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ARS Home » Pacific West Area » Wapato, Washington » Temperate Tree Fruit and Vegetable Research » Research » Research Project #430796

Research Project: Mechanistic Aspects of Tolerance to In-season Heat Stress for Retention of Postharvest Quality

Location: Temperate Tree Fruit and Vegetable Research

Project Number: 2092-21220-002-04-S
Project Type: Non-Assistance Cooperative Agreement

Start Date: Jul 31, 2016
End Date: Jul 30, 2019

Objective:
This research will continue our efforts to determine the mechanism(s) by which heat stress reduces or totally abolishes resistance to low temperature sweetening (LTS) in cultivars specifically bred to possess this trait. Specific objectives include: (1) Screen advanced LTS-resistant clones from the Northwest Variety Development Program (NWVDP) for tolerance to in-season and postharvest heat stress for retention of LTS-resistant phenotype, (2) Determine the effects of heat stress on cold inducible aspects of carbohydrate metabolism (gene expression, enzyme activity, starch catabolism, sugar buildup) in relation to changes in process quality. (3) Examine the effect of heat stress on phenylpropanoid metabolism.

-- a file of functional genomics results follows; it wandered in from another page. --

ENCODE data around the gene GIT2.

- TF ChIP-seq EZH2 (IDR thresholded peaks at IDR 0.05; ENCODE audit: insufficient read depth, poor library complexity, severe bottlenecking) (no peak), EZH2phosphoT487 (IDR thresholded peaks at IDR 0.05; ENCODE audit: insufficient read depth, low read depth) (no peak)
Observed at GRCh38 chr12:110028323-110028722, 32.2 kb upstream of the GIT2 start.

Approach:
Tubers will be subjected to heat stress treatments during development in the field and using a heat-priming protocol directly following harvest. Application of heat stress treatments in-season involves manipulating soil and thus tuber temperature during various phases of tuber growth (tuberization, bulking, maturation) with heat cables installed in-furrow at planting. The in-season heat stress studies facilitate assessment of clonal susceptibility/resistance to sugar-related disorders that affect quality (sugar ends, mottling, translucent tissue defect, etc.) directly out of the field and later in storage. The postharvest heat stress protocol offers the opportunity to screen a wider range of LTS-resistant genotypes for heat tolerance under controlled conditions. In addition to conventionally bred clones, the postharvest heat stress studies will involve clones that have been genetically modified to silence genes encoding key enzymes involved in LTS (e.g. starch phosphorylase, amylase, invertase) to deduce their role in heat-induced loss of LTS resistance.